According to the 2020 World Bank “Doing Business” Report, it takes eleven days to establish a local limited liability company in Japan. JETRO reports that establishing a branch office of a foreign company requires one month, while setting up a subsidiary company takes two months. While requirements vary according to the type of incorporation, a typical business must register with the Legal Affairs Bureau (Ministry of Justice), the Labor Standards Inspection Office (Ministry of Health, Labor, and Welfare), the Japan Pension Service, the district Public Employment Security Office, and the district tax bureau. JETRO operates a one-stop business support center in Tokyo so that foreign companies can complete all necessary legal and administrative procedures in one location. In 2017, JETRO launched an online business registration system that allows businesses to register company documents but not immigration documentation.
No laws exist to explicitly prevent discrimination against women and minorities regarding registering and establishing a business. Neither special assistance nor mechanisms exist to aid women or underrepresented minorities.
The Japan Bank for International Cooperation (JBIC) provides a variety of support for outward Japanese foreign direct investment. Most such support comes in the form of “overseas investment loans,” which can be provided to Japanese companies (investors), overseas Japanese affiliates (including joint ventures), and foreign governments in support of projects with Japanese content, typically infrastructure projects. JBIC often supports outward FDI projects to develop or secure overseas resources that are of strategic importance to Japan, for example, construction of liquefied natural gas (LNG) export terminals to facilitate sales to Japan and third countries in Asia. More information is available at .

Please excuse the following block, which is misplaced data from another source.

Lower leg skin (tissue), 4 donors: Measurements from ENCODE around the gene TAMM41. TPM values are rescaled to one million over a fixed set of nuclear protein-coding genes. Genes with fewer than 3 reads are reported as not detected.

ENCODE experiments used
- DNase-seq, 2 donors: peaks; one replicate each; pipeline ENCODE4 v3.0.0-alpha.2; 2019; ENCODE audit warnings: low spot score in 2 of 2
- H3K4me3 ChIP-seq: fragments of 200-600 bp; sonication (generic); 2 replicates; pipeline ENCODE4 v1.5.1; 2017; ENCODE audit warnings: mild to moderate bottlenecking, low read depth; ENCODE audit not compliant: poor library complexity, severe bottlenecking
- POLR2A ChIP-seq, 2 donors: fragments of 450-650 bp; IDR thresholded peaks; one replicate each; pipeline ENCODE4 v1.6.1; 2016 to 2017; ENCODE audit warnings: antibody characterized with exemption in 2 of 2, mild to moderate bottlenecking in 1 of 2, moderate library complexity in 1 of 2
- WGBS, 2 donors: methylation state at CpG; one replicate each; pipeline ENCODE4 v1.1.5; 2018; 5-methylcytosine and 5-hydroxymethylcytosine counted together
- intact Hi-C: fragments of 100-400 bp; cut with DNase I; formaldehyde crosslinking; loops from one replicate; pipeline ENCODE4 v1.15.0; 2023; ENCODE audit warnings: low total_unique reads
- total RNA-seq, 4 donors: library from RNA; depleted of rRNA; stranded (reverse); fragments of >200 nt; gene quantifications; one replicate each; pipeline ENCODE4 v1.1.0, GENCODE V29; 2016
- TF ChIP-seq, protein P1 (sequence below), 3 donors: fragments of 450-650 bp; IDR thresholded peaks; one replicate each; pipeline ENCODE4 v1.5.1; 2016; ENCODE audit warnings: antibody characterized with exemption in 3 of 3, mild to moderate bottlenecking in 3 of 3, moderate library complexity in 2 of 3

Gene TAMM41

Nippon Export and Investment Insurance (NEXI) supports outward investment by providing exporters and investors insurance that protects them against risks and uncertainty in foreign countries that is not covered by private-sector insurers. Together, JBIC and NEXI act as Japan’s export credit agency.
Japan also employs specialized agencies and public-private partnerships to target outward investment in specific sectors. For example, the Fund Corporation for the Overseas Development of Japan’s Information and Communications Technology and Postal Services (JICT) supports overseas investment in global telecommunications, broadcasting, and postal businesses.
Similarly, the Japan Overseas Infrastructure Investment Corporation for Transport and Urban Development (JOIN) is a government-funded corporation to invest and participate in transport and urban development projects that involve Japanese companies. The fund specializes in overseas infrastructure investment projects such as high-speed rail, airports, and smart city projects with Japanese companies, banks, governments, and other institutions (e.g., JICA, JBIC, NEXI).
Finally, the Japan Oil, Gas and Metals National Corporation (JOGMEC) is a Japanese government entity administered by the Agency for Natural Resources and Energy under METI. JOGMEC provides equity capital and liability guarantees to Japanese companies for oil and natural gas exploration and production projects.
Japan places no restrictions on outbound investment.